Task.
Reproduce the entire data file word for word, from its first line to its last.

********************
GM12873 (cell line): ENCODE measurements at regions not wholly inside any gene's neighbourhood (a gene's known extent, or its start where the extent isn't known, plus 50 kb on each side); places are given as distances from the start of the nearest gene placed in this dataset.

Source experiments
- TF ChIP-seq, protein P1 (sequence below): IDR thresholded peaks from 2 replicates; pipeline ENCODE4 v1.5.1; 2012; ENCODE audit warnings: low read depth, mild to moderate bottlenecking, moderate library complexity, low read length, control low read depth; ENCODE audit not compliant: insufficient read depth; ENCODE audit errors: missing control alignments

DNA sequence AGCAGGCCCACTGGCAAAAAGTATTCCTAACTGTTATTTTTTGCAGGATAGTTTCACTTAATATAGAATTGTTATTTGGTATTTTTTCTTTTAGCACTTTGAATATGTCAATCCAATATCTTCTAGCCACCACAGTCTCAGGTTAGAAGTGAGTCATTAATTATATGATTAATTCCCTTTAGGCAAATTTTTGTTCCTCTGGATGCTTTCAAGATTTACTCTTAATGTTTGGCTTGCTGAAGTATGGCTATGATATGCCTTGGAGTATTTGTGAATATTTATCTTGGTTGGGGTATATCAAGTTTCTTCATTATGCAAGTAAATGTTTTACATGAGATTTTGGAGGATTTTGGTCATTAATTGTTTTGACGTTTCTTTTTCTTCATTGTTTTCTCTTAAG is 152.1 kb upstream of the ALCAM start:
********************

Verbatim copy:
GM12873 (cell line): ENCODE measurements at regions not wholly inside any gene's neighbourhood (a gene's known extent, or its start where the extent isn't known, plus 50 kb on each side); places are given as distances from the start of the nearest gene placed in this dataset.

Source experiments
- TF ChIP-seq, protein P1 (sequence below): IDR thresholded peaks from 2 replicates; pipeline ENCODE4 v1.5.1; 2012; ENCODE audit warnings: low read depth, mild to moderate bottlenecking, moderate library complexity, low read length, control low read depth; ENCODE audit not compliant: insufficient read depth; ENCODE audit errors: missing control alignments

DNA sequence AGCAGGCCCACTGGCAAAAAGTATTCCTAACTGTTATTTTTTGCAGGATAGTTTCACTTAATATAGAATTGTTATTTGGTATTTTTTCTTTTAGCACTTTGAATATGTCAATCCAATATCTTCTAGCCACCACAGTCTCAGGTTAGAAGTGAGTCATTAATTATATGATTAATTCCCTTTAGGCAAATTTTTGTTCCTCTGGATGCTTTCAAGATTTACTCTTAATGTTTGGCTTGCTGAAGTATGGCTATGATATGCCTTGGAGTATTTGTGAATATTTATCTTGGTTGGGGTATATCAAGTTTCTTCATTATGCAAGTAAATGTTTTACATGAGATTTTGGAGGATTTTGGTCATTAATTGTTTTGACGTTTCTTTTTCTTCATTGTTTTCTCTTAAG is 152.1 kb upstream of the ALCAM start: